The events of 9/11 turned a bright spotlight on a religious group that was, until then, largely invisible to most Americans. Muslim Americans make up just half of 1 percent of the U.S. population, but since 2001, they have found themselves at the center of a series of high-profile political controversies. A recent study by the Pew Research Center goes behind the headlines to describe the rank-and-file members of this religious group, from their faith to their families to their social and political views and more.
Marriage rates among Muslim-Americans are similar to those among all Americans, but Muslim-Americans are much less likely to report being divorced. Fertility rates also appear to be somewhat higher among Muslim Americans, with women over 40 reporting an average of 2.8 children each, compared with an average of 2.1 among all Americans. As is typical of religious groups with high fertility rates, Muslim-Americans also tend to be younger on average than the general population. And a majority of Muslims are male, in part because immigrants from Muslim-majority countries are disproportionately male, and in part because more converts to Islam from the African-American community are male.
ETHNICITY AND IMMIGRATION:
A significant portion of Muslim-Americans are immigrants to the United States. More than three quarters are first-generation immigrants or the children of immigrants. Of those who are immigrants, most have arrived in the U.S. since the year 2000 (40 percent) or during the 1990s (31 percent). In spite of the fact that most Muslim-Americans are foreign-born, most are also naturalized citizens. The Muslim-American community is quite racially diverse, with U.S.-born Muslim-Americans more likely to be black, while foreign-born Muslims are more likely to be white or Asian.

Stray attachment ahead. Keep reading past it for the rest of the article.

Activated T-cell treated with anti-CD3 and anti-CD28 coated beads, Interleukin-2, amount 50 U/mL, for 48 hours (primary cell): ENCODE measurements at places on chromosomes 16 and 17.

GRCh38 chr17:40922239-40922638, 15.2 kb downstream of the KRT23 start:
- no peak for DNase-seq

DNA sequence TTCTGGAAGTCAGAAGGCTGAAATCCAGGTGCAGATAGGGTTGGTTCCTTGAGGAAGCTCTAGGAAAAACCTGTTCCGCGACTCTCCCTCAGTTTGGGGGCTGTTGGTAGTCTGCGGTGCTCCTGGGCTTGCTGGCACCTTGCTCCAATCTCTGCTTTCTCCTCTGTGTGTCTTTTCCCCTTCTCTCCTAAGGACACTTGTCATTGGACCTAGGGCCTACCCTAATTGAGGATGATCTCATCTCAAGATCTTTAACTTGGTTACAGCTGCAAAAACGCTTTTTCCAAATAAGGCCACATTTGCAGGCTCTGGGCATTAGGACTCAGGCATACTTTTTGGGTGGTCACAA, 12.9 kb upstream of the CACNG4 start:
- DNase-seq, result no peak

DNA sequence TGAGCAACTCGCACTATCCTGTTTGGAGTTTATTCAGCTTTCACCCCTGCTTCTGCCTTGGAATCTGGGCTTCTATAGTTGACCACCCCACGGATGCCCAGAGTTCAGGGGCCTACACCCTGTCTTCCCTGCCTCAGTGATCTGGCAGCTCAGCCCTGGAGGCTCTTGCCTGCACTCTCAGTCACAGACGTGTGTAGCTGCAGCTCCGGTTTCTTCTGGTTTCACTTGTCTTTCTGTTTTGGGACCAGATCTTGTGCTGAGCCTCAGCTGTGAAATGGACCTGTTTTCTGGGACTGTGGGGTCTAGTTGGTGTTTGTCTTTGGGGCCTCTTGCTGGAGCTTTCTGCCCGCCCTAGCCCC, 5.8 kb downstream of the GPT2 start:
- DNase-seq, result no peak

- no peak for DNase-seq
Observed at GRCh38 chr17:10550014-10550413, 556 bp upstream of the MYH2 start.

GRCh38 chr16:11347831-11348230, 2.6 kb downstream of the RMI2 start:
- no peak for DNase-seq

PERSONAL FINANCIAL SITUATION AND THE AMERICAN DREAM:
There is some evidence that Muslim-Americans, as a young, heavily immigrant and racially diverse group, have been disproportionately affected by the economic downturn. Unemployment rates are about the same for Muslim-Americans as for the general population, but underemployment is more common. And Muslim-Americans are more likely than others to find themselves in the lowest income brackets, whereas just four years ago their incomes were more comparable to those of the rest of the country. At the same time, Muslim-Americans are more positive than the general public about their personal financial situation, and they are also more likely to agree that most people can get ahead in life if they are willing to work hard.
RELIGIOUS BELIEFS AND PRACTICES:
Nearly all Muslim-Americans say they believe in Allah and the prophet Muhammad, yet at the same time, they also embrace a non-dogmatic approach to their faith. Most say there is more than one true way to interpret the teaching of Islam, and a majority also says many faiths can lead to eternal life. In this way, they differ from Muslims in the rest of the world, instead resembling U.S. Christians with their more inclusive attitudes. Muslim-Americans also tend to be highly active in their faith, with significant numbers saying religion is very important in their lives and attending mosque for prayer at least once a week.
SOCIAL AND POLITICAL VIEWS:
Muslim-Americans are more conservative than the general population in their views of social issues such as homosexuality, but more liberal in their views of government. Politically, Muslim-Americans are equally likely to identify as conservative as they are as liberal, but they align strongly with the Democratic Party, in part because of their perception that it is much more friendly to Muslim-Americans than the Republican Party. Muslim-Americans also tend to be slightly more conservative than the general public when it comes to women working outside the home, but they are nowhere near as conservative as Muslims in some other countries, including Pakistan, Nigeria, Egypt, Jordan and Indonesia. Muslim-Americans also express extremely negative views of al-Qaida and are far more likely than Muslims around the world to say that Israel can coexist with Palestinian rights.